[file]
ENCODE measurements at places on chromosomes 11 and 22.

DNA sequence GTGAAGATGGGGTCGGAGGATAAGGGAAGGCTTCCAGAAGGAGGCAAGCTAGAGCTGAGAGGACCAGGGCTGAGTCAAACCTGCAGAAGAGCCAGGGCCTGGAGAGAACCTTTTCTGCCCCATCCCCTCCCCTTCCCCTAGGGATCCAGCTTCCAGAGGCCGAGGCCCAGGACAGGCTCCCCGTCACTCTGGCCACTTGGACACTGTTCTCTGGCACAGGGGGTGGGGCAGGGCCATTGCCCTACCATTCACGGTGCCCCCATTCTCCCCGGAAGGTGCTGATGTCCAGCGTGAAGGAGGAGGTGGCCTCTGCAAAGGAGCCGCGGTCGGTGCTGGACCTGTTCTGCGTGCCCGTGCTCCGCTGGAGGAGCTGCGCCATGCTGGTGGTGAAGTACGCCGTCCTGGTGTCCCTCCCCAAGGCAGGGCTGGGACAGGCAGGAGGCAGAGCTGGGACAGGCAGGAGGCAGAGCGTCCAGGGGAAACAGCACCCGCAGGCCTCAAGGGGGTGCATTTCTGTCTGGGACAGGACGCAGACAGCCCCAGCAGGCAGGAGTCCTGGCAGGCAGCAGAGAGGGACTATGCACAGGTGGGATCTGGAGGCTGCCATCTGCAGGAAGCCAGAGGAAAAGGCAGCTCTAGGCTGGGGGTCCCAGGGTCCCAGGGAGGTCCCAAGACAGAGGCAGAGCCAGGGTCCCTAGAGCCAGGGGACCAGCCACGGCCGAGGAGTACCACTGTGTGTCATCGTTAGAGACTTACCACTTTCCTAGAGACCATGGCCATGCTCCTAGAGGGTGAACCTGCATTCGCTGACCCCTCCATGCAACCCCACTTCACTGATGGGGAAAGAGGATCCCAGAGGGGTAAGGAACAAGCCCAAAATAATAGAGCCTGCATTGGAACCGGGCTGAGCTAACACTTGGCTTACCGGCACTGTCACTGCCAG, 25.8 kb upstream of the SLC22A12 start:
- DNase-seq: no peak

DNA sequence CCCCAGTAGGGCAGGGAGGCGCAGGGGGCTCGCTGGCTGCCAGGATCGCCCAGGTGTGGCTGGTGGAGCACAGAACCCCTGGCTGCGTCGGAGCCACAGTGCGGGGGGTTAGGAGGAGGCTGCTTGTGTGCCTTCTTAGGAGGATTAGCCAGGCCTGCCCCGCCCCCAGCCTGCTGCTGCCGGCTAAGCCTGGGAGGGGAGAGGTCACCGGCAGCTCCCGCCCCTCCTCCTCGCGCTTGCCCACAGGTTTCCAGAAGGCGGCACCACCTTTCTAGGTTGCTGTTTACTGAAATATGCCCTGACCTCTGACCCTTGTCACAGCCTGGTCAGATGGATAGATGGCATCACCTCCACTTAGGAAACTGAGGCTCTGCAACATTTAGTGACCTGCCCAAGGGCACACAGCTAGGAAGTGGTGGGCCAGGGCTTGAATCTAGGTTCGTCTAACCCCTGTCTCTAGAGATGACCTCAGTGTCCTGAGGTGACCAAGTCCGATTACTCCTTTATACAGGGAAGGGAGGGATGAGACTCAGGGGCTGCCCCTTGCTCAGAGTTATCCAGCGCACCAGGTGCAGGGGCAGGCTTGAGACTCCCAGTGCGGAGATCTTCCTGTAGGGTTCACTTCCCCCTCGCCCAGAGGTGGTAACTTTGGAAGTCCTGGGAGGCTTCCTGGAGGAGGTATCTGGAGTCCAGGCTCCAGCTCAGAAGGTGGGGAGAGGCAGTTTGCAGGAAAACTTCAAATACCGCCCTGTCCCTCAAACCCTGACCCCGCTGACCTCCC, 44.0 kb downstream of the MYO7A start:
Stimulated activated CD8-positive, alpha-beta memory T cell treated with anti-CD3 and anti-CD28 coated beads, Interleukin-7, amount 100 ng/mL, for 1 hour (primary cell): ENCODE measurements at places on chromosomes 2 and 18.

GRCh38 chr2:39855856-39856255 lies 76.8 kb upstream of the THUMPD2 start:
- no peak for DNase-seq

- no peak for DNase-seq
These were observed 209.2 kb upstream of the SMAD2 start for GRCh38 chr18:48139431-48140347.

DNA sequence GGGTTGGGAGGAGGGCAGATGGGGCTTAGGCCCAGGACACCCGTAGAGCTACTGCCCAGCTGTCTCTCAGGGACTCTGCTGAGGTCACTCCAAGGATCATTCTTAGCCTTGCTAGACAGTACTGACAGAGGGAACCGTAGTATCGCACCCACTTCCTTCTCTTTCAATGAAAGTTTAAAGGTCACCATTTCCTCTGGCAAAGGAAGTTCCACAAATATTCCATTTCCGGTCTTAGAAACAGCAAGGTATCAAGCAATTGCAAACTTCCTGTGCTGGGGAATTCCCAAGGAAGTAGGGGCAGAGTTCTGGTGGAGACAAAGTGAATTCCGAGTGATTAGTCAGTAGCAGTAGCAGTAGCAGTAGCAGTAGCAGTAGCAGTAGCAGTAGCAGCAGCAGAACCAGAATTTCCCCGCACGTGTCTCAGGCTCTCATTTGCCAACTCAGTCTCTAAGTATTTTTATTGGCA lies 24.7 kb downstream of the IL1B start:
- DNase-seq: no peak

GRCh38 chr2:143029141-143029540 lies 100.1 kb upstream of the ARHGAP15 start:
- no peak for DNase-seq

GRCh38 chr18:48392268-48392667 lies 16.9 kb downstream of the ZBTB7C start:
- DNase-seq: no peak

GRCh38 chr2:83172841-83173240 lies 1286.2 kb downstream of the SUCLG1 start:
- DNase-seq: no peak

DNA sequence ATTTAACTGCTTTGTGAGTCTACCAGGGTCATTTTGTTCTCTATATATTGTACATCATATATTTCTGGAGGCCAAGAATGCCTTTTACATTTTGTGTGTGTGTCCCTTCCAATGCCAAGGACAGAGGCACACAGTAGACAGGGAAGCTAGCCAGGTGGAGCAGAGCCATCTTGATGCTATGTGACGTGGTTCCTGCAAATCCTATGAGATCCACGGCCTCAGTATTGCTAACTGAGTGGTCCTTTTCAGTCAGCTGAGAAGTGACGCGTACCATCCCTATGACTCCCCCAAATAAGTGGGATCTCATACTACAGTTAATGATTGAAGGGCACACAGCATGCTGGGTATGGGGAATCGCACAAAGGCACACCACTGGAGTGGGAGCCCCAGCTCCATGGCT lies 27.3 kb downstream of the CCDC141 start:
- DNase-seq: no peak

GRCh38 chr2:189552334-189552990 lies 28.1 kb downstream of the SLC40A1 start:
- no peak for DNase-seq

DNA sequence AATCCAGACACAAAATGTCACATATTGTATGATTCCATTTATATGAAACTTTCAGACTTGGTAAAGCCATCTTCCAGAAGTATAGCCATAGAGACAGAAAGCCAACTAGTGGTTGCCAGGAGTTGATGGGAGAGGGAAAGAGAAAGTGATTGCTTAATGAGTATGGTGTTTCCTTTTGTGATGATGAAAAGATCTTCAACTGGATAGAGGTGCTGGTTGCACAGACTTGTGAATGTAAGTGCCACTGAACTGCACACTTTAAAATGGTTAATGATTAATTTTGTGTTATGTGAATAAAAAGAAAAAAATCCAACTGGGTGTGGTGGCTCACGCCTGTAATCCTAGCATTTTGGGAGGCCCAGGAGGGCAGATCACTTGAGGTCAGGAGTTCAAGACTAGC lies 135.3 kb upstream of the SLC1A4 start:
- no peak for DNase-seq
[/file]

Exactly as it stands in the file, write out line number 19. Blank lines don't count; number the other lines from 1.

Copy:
- DNase-seq: no peak